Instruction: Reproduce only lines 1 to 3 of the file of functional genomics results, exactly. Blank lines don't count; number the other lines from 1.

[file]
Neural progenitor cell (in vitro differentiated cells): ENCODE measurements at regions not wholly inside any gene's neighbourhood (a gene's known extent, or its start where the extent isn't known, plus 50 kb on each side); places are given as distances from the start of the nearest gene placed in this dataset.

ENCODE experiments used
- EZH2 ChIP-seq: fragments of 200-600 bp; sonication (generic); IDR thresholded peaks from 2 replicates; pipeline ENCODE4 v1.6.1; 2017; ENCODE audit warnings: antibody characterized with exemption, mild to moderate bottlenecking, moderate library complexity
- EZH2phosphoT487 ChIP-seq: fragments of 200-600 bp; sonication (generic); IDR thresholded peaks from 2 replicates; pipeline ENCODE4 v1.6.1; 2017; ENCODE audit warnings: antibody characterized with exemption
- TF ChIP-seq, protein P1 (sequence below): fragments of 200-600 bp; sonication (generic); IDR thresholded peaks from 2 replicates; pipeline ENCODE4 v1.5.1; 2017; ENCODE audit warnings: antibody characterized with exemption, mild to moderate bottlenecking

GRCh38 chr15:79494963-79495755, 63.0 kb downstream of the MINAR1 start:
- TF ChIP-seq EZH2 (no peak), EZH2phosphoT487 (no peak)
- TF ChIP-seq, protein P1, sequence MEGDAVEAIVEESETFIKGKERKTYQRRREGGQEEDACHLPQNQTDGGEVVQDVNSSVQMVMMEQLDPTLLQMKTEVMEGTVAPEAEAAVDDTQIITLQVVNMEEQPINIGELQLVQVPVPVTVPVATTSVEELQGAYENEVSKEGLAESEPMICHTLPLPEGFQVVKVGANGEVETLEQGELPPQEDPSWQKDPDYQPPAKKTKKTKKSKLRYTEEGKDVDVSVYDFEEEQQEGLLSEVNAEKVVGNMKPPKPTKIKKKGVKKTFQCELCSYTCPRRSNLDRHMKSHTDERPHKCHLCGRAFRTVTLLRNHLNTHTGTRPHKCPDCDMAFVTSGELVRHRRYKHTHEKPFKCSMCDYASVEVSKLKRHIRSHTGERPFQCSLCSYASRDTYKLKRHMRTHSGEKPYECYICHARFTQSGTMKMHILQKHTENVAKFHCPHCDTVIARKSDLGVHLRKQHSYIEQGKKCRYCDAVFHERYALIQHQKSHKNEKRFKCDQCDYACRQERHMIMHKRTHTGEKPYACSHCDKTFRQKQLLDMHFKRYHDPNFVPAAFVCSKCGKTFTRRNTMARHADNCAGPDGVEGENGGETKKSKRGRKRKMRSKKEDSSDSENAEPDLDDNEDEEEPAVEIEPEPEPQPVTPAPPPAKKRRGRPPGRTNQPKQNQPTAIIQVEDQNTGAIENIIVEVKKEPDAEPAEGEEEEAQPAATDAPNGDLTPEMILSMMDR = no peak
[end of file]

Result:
Neural progenitor cell (in vitro differentiated cells): ENCODE measurements at regions not wholly inside any gene's neighbourhood (a gene's known extent, or its start where the extent isn't known, plus 50 kb on each side); places are given as distances from the start of the nearest gene placed in this dataset.

ENCODE experiments used
- EZH2 ChIP-seq: fragments of 200-600 bp; sonication (generic); IDR thresholded peaks from 2 replicates; pipeline ENCODE4 v1.6.1; 2017; ENCODE audit warnings: antibody characterized with exemption, mild to moderate bottlenecking, moderate library complexity